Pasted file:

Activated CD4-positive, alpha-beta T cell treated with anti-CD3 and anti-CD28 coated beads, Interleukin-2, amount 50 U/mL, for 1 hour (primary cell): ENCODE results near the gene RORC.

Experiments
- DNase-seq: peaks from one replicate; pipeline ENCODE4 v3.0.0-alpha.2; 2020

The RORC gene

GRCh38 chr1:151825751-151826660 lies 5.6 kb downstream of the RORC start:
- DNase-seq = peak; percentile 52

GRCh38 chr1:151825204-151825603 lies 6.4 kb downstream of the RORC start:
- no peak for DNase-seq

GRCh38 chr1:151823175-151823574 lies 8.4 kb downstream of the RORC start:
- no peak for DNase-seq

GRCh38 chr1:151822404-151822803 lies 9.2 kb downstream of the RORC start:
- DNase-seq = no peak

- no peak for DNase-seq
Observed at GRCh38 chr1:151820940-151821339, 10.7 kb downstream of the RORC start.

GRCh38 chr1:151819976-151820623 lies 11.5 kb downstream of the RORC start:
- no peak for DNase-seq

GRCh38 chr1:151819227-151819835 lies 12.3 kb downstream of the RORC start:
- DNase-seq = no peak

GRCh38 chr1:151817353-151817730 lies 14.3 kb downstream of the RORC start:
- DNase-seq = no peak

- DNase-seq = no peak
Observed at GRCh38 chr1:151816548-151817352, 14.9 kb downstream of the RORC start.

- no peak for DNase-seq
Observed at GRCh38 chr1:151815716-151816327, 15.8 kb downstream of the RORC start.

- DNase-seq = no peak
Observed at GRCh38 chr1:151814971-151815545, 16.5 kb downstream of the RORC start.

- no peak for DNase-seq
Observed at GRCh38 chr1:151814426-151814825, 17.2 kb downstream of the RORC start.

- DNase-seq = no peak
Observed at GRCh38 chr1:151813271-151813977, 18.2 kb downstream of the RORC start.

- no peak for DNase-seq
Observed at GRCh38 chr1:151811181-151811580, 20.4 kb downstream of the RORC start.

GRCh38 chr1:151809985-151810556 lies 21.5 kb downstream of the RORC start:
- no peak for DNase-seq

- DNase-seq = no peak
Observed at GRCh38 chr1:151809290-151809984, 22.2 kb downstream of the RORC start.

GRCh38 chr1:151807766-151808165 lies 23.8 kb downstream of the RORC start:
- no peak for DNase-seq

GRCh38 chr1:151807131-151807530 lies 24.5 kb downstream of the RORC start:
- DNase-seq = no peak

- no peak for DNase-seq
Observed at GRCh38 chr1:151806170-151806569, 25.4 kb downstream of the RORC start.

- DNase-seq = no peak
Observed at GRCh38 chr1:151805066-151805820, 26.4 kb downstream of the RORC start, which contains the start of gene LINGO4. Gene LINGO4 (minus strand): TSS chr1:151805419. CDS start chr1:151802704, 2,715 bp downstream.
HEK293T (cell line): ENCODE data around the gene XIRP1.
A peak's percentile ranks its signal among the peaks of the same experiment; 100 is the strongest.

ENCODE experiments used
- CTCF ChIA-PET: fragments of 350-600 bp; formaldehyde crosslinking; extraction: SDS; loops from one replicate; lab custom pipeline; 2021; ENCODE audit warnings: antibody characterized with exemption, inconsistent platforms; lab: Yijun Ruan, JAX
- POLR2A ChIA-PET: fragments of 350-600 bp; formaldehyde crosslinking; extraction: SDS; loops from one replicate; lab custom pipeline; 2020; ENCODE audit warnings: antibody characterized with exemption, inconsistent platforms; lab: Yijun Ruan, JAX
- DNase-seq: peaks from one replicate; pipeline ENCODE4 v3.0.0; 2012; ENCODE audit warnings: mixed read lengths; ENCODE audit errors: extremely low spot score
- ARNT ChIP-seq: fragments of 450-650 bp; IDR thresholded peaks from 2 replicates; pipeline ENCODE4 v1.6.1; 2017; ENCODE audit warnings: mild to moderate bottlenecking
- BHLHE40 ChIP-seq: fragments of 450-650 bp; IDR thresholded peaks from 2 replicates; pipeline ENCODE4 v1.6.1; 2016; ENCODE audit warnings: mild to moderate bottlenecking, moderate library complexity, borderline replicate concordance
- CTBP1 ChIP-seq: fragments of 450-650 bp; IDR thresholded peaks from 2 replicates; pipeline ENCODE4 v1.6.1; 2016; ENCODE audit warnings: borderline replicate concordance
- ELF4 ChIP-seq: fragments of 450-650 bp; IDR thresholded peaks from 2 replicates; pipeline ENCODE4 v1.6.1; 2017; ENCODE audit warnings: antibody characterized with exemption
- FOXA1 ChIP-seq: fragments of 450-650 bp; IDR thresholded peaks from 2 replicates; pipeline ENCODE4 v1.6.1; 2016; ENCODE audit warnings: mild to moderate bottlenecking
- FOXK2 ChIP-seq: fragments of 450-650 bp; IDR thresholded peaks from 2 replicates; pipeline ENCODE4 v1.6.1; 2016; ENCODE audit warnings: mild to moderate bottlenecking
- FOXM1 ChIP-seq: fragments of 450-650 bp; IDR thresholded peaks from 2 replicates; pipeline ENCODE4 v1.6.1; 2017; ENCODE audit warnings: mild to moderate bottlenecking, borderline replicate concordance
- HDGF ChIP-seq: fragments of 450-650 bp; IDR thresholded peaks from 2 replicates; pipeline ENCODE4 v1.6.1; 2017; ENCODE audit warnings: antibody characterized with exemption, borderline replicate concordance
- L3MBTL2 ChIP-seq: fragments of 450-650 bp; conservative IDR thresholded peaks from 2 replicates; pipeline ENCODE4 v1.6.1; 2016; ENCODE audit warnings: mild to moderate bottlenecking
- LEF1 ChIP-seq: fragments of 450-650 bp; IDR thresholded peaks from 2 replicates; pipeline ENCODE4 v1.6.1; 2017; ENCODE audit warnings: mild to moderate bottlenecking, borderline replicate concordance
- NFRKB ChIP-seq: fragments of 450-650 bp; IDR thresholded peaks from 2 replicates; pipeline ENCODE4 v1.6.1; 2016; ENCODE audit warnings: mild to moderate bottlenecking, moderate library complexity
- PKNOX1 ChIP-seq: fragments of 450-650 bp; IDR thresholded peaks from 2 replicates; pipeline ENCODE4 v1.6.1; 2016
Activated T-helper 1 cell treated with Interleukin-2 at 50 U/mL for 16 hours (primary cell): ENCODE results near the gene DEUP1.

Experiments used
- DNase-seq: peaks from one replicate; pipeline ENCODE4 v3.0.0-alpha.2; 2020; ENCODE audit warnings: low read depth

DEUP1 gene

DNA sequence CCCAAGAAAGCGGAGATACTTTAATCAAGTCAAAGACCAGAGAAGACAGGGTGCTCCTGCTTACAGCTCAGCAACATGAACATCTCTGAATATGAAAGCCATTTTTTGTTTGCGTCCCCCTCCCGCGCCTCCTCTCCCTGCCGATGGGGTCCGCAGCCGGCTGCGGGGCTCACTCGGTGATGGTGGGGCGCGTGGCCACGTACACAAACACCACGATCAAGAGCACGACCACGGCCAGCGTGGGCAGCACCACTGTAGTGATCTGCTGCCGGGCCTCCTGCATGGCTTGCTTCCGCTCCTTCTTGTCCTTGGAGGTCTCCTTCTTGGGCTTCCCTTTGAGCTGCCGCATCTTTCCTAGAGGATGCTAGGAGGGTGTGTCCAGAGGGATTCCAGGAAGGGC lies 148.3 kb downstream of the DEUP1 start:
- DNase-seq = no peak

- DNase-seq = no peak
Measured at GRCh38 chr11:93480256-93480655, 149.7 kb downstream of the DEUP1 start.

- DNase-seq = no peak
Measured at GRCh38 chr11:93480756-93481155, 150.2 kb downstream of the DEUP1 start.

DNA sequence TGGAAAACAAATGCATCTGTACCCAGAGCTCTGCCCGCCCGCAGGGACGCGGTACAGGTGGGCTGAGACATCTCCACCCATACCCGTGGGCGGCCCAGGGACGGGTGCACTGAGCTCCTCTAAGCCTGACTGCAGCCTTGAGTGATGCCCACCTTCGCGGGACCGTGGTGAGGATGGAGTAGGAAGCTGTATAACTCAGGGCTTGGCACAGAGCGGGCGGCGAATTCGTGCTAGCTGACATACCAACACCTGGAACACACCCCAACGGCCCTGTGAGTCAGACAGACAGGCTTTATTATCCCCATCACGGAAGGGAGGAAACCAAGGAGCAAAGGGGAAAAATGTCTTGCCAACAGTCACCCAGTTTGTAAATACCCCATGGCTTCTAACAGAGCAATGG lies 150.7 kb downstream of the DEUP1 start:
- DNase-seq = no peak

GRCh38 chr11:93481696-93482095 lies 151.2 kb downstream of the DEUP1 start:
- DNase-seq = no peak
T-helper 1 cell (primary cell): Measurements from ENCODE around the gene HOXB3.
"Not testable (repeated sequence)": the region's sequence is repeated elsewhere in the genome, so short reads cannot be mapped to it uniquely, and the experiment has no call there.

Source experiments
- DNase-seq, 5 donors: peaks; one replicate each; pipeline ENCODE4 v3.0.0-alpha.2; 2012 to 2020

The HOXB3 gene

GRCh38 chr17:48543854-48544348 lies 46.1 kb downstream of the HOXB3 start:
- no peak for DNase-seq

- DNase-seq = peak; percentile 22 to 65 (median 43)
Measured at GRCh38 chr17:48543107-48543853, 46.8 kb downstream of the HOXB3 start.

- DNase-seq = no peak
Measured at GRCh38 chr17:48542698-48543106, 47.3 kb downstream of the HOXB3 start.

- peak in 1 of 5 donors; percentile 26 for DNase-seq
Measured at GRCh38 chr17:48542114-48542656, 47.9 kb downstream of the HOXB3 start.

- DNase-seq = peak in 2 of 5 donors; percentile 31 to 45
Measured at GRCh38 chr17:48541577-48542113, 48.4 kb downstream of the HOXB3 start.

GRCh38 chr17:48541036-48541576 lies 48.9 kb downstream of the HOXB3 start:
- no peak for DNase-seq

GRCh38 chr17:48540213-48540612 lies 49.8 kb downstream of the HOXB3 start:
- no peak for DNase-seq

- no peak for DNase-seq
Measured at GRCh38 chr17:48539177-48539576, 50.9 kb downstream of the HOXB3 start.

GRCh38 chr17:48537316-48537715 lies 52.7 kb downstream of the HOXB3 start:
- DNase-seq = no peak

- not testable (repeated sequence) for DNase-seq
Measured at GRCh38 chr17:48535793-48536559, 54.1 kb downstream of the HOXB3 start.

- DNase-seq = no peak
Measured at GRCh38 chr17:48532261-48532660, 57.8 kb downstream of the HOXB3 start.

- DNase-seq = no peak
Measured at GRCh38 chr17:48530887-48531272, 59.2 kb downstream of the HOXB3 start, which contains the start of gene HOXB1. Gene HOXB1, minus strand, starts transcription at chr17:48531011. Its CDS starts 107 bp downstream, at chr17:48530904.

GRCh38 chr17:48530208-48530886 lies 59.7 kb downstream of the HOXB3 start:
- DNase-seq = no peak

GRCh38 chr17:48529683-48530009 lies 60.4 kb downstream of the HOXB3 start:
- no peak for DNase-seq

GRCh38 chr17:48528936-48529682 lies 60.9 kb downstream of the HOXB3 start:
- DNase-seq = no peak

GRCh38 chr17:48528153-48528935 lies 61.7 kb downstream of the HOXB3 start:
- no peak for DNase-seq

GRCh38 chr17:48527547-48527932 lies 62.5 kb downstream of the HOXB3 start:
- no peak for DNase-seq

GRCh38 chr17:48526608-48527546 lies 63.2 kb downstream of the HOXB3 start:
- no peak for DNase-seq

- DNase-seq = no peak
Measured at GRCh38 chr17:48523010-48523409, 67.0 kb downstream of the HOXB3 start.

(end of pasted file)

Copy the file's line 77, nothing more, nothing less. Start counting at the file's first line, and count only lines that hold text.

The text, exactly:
T-helper 1 cell (primary cell): Measurements from ENCODE around the gene HOXB3.